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“Nothing is more fascinating than a human face…It is no mistake that the world's most famous painting, the Mona Lisa, is of an elusive and compelling human face. Even so, not one face painted…is greater than the human faces you will see in the coming week… look at each face with the reverence due to one made in the image and likeness of God…In Christ, all are one, all of creation. This unity includes each human face we see, and so each face has the potential, when we remember this deep truth, to bring gladness.” (Rev. Christopher H. Martin)

“The face of Christ is the human face of God. The Holy Spirit rests on him and reveals to us absolute Beauty, a divine-human Beauty, that no art can ever properly and fully make visible. Only the icon can suggest such Beauty by means of the taboric [Mt. Tabor, the site of Christ’s Transfiguration] light.” (Paul Evdokimov)

“It should be of note that the Holy Icons are always depicted facing us, with some few, turned ever so slightly. Those “turned” faces are found on icons whose placement would have originally been on an iconostasis and are slightly turned so as to be acknowledging the Christ icon. The only figures portrayed in profile are Judas Iscariot and the demons (or those who are fulfilling those roles). In the art of the Renaissance, and subsequent, this treatment of the face disappears. The human figure is simply studied for itself, as art, the relational function of the icon having been forgotten.” (Father Stephen Freeman)

“Identification begins as a visual process, but quickly becomes an internal imagery process, encompassing visual, auditory, and kinesthetic scenes. It is that universal scene of communion between mother and infant, accomplished through facial gazing in the midst of holding and rocking during breast or bottle feedings, that creates the infant’s sense of oceanic oneness or union…Developmental psychologists say that the face-to-face gazing of mother and child in the act of nursing is an essential building block in the development of personality and the ability to relate to others.” (Gershen Kaufman, Father Stephen Freeman)

“Our experience of the face is an experience of nakedness and vulnerability. On the positive side, the result is identification, communion and oneness. On the negative side, it is the pain of shame and the felt need to hide. I can think of nothing else in nature that so closely parallels and reveals the fundamental character of our relationship with God. Salvation is communion. Sin is an enduring shame…For indeed there are faces full of spiritual grace, lovely to behold for those who desire them and commanding respect from enemies who hate them.” (Father Stephen Freeman, St. John Chrysostom)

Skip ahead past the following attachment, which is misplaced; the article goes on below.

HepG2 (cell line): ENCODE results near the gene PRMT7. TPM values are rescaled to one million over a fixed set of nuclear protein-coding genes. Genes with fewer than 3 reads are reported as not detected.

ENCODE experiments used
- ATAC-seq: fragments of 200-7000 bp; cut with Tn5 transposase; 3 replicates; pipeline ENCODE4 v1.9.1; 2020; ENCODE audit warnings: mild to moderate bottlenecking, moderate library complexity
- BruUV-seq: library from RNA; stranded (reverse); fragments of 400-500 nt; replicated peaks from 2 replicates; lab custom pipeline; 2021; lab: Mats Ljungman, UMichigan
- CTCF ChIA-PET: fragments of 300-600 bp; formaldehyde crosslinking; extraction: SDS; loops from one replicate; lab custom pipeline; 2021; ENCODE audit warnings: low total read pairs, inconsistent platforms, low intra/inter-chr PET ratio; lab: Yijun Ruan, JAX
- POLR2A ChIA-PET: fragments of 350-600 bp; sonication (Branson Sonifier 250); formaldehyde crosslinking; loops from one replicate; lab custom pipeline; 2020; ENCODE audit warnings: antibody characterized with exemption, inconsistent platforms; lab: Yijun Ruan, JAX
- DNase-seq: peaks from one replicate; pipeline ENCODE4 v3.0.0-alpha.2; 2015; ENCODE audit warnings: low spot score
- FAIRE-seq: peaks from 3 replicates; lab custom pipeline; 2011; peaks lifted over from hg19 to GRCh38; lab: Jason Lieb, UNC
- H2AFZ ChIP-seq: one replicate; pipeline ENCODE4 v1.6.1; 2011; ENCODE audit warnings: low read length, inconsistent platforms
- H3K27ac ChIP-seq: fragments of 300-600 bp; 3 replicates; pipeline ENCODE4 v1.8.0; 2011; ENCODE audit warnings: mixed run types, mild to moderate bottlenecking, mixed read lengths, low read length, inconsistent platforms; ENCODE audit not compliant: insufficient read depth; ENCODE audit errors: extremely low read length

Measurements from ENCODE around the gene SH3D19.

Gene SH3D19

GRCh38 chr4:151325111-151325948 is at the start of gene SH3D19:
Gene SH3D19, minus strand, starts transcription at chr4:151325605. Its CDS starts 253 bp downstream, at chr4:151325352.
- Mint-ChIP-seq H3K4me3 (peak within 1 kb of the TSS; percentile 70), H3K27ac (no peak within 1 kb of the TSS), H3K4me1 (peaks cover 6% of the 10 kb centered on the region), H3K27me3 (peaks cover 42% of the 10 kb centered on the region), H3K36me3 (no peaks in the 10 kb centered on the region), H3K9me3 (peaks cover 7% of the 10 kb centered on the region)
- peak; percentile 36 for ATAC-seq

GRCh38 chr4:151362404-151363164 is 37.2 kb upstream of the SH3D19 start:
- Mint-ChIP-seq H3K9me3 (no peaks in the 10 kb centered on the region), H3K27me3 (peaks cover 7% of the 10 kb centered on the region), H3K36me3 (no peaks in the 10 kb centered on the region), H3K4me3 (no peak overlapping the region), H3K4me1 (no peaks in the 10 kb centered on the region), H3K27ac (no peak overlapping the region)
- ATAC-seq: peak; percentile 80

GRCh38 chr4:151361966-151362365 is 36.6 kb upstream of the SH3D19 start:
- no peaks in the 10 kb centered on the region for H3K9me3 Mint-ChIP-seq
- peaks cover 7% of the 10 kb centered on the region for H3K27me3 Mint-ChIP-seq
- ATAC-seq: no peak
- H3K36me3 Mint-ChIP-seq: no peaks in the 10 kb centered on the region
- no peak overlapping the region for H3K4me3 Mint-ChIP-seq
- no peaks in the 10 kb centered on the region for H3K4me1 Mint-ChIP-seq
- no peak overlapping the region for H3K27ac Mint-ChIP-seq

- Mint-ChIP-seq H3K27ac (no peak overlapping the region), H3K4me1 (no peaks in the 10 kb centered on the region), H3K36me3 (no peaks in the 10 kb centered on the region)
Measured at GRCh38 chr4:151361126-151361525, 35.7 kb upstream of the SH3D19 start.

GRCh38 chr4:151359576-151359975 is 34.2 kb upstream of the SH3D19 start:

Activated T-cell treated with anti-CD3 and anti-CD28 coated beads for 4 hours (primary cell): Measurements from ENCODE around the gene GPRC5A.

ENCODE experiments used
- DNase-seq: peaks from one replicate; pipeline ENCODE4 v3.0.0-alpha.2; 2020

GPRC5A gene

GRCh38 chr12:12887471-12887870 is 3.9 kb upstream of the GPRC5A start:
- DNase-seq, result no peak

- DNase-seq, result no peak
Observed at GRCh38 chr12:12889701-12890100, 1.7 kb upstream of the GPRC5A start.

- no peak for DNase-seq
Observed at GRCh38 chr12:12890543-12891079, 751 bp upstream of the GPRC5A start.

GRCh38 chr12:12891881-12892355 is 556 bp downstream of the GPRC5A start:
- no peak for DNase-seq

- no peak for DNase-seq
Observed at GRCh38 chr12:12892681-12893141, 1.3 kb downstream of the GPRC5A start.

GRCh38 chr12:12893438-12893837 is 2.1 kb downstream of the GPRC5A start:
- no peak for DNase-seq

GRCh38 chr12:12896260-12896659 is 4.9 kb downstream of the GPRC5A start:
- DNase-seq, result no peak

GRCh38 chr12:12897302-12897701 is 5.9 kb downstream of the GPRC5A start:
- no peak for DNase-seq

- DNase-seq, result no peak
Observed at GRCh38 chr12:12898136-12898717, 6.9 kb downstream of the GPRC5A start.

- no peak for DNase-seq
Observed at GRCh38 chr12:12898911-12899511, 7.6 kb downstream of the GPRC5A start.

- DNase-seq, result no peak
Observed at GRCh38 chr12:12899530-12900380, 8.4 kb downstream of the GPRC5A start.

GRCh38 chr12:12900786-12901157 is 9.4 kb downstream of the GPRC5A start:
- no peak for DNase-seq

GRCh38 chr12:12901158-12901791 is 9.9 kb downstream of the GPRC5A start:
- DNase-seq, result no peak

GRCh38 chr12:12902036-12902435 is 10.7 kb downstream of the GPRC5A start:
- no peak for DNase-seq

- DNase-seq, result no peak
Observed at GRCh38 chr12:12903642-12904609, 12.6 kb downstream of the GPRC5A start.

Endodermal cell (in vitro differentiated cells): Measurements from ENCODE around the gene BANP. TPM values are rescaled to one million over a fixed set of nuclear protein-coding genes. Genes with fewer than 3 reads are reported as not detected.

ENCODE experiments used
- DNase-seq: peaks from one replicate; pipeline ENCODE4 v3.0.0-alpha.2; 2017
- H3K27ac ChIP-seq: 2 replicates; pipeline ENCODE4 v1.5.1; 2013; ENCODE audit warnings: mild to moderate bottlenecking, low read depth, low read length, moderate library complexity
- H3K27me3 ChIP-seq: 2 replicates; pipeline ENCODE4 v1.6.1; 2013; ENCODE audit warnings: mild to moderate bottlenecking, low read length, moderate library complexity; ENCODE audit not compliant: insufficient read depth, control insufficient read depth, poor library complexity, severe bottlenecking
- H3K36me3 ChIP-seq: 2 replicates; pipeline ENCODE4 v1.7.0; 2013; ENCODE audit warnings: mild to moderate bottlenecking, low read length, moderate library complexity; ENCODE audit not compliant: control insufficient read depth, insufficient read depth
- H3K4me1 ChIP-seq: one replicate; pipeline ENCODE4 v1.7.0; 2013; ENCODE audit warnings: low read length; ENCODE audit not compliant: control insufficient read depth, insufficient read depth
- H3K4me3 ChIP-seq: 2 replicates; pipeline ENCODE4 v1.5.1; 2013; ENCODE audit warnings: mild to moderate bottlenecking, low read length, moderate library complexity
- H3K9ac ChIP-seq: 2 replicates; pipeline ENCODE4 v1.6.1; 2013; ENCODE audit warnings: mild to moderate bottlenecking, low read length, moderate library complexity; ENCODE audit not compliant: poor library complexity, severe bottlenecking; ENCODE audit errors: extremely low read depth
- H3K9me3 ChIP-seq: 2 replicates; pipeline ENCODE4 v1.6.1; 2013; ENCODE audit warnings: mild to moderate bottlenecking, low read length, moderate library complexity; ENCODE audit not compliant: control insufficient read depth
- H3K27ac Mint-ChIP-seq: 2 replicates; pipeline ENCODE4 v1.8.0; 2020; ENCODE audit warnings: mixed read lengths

“Prosopon, the Greek word for person, actually means “face.” It is deeply significant that no one, without a mirror, can see his or her own face—my face may only be seen by another. Without relationship, then, our own faces are hidden, even to ourselves, like flowers in the dark…We find our most true face, our own personhood—our own prosopon—revealed.” (Douglas Cramer)

“With the face, and its implications for personhood, much more can be said. I cannot see the face of another without looking at them. To see your face, I must reveal my face. That face-to-face encounter is pretty much the deepest and oldest experience we have as human beings (first experienced with our mother in nursing). For the whole of our lives, our faces are the primary points of experience and reaction. We cannot truly know the other without encountering them face-to-face.” (Father Stephen Freeman)

“Many who talk about love and unity are themselves not united with God, because they have not loved Him, nor do they have true love. He who has true love is he who also has upright faith, who lives close to God. For it is then that God is reflected in his face, and others can see God Himself in his face.” (Papa Demetri)

"In the Garden of Eden, we sinned and lost the face of God. This was the greatest disaster possible, because we were designed to live in the unique, perfect, marvelous light of His countenance.” (Pastor Timothy Keller)

"Only Light can truly comprehend darkness. The more the artist beholds the nature of God, the more he comes to know himself. It is the face of Christ that reveals his true nature and opens his heart to compassion.” (Jonathan Jackson)

“In both Latin and Greek, the word translated as “person,” actually refers to the face, or a mask (as a depiction of the face). The face is not only our primary presentation to the world, and our primary means of relationship, it is also, somehow, that which is most definitively identified with our existence as persons.” (Father Stephen Freeman)

“The self resides in the face.” (Sylvan Tompkins)

“The more we rely on technology, texting, social media, and even the phone as our primary means of communicating with and relating to each other, the more we risk diminishing our personhood. There is something simple, holy, and communal simply experiencing each other face to face.” (Sacramental Living Ministries)

#PastorTimothyKeller #JonathanJackson #FatherStephenFreeman #SylvanTompkins #SacramentalLivingMinistries #DouglasCramer #PapaDemetri #RevChristopherHMartin #PaulEvdokimov #GershenKaufman #StJohnChrysostom

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